We all love a lens. After all, they are, arguably, the most important part of our photographic equipment. Most people will start off with one, maybe two lenses and usually these will be a standard zoom and a telephoto zoom. However, as you grow as a photographer, you come to realize that there is a whole world of creative possibilities being denied to you using the “usual” lenses. Today we will take a look at five lenses that you should consider adding to your kit.
For the uninitiated, flash photography can be scary. There’s all this talk about lighting ratios and sync speed and…it gets to a point where some people just check out of the conversation and carry on using their pop-up flash, despite less than stellar results. But even those who have made the courageous move to at least experiment with off camera flash often find themselves hating the way their photos look. The most common cause of this unhappiness is due to using bare flash. It won’t matter if your settings are perfect, aiming a bare flash at your subject is sure to stand between you and photographic satisfaction. The good news is bare flash syndrome is easily averted — all you need to do is modify the light.
A while ago, I wrote an article on vintage lenses. I personally adore vintage lenses. But the reality is that they aren’t that easy to use. In fact, they aren’t easy to use at all. However, that doesn’t mean you can’t ease it up a notch. Vintage lenses are being used out of nostalgia and (mostly) due to the fact that they are cheap (well most of them). Added bonus is that some of them are really sharp and others produce unique effects.
If it’s the first time for you to see dust inside your camera or your lens, you need to relax and understand something – it’s normal. Let’s face it. Your camera is a dust magnet from the inside out whether it’s a DSLR, a mirrorless camera, or even a point and shoot. The only way you can truly avoid getting dust in your camera is to shoot inside an air tight-vacuumed room or put a protective suit on it. That sounds absurd but that’s just reality. And since it is normal, it is best to just live with the fact that getting rid of some dust will be a life-long activity as you continue doing photography.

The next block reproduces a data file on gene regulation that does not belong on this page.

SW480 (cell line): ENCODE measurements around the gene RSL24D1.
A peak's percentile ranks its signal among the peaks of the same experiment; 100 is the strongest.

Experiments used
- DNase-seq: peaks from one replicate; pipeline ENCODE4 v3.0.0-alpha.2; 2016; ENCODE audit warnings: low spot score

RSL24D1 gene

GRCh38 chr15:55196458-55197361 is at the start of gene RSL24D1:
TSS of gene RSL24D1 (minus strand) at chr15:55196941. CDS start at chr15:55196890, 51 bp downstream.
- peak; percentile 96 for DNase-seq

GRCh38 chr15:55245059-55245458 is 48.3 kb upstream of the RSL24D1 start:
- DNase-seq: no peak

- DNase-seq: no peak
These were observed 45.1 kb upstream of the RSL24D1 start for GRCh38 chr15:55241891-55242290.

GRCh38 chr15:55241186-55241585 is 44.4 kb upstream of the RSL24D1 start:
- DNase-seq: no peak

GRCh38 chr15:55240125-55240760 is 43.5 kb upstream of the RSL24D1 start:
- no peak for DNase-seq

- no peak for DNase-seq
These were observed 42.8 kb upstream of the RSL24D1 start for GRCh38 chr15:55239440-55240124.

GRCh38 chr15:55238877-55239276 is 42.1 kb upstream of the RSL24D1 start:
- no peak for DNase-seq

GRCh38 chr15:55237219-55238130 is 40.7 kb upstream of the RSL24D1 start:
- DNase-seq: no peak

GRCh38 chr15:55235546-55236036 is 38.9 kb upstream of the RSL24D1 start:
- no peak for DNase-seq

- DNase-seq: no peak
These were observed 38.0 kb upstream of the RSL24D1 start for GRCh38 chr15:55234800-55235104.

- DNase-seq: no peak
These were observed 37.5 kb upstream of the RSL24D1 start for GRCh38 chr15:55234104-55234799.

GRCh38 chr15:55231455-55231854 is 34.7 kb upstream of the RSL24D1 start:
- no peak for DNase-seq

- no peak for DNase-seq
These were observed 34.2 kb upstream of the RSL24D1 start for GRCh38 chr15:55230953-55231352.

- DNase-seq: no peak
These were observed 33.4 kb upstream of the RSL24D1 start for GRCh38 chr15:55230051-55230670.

Black Friday is here. Retailers far and wide have been relentlessly advertising everything from autos, fashion, jewelry and toys. And for photographers, we are definitely not an ignored bunch. If you need a little help making your own personal wish-list or finding gifts for your photographer-friends or relatives, we are here to help. In this post we bring you some great Black Friday photography deals from Amazon. Grab them while they last.
The Tamron 150-600mm announcement and availability was met with enthusiastic interest from bird and nature photographers across the globe. With a price point of $1069 for Canon, Nikon and Sony, that’s a lot of reach at a reasonable price. In summary, the Tamron 150-600mm is an excellent price performer and provides solid results on the field.
What kind of a computer does a photographer need? Well, you can go ahead with almost any decent computer, but if it isn’t up to par, it will slow you down significantly. I won’t get into specific brands, as in whether you need a Kingston or Corsair solid state drives for the differences in product specifications. Photographers, as well as gamers need quite a lot of raw processing power in their computers. But that needs to be paired with so many different things that gamers will never need. Let’s look at how to buld the best PC for your photographic needs.
More often than not, buying brand new photography gear can be too expensive. It therefore makes complete sense when people opt for used photography gear, which isn’t such a bad idea if you know what you are looking for. However, many people waste money on cameras which work fine until you bring them home. Hopefully this article will help you prevent that.
There’s a large selection of camera brands, with various models combined with choices of full-frame, and cropped frame sensors. Searching for the right camera can be exciting, but it can also be time consuming and sometimes downright confusing. Cameras, lenses, gear and accessory costs can mount quickly. The information and images in this article are to assist you in making a decision that is right for you. There really isn’t a right or wrong but there probably is a ‘better option for you’ based on your goals.
Mirrorless is a bit of a misnomer. In fact virtually all non-DSLR cameras, by their very nature are mirrorless. However, the term generally refers to cameras with either or both, a micro 4/3rds sensor or bigger and an interchangeable lens system. However it is defined, 2014 has been a good year for the mirrorless class, they are one of the few growth areas within the photographic business. So are we in, or about to enter the golden age of mirrorless cameras?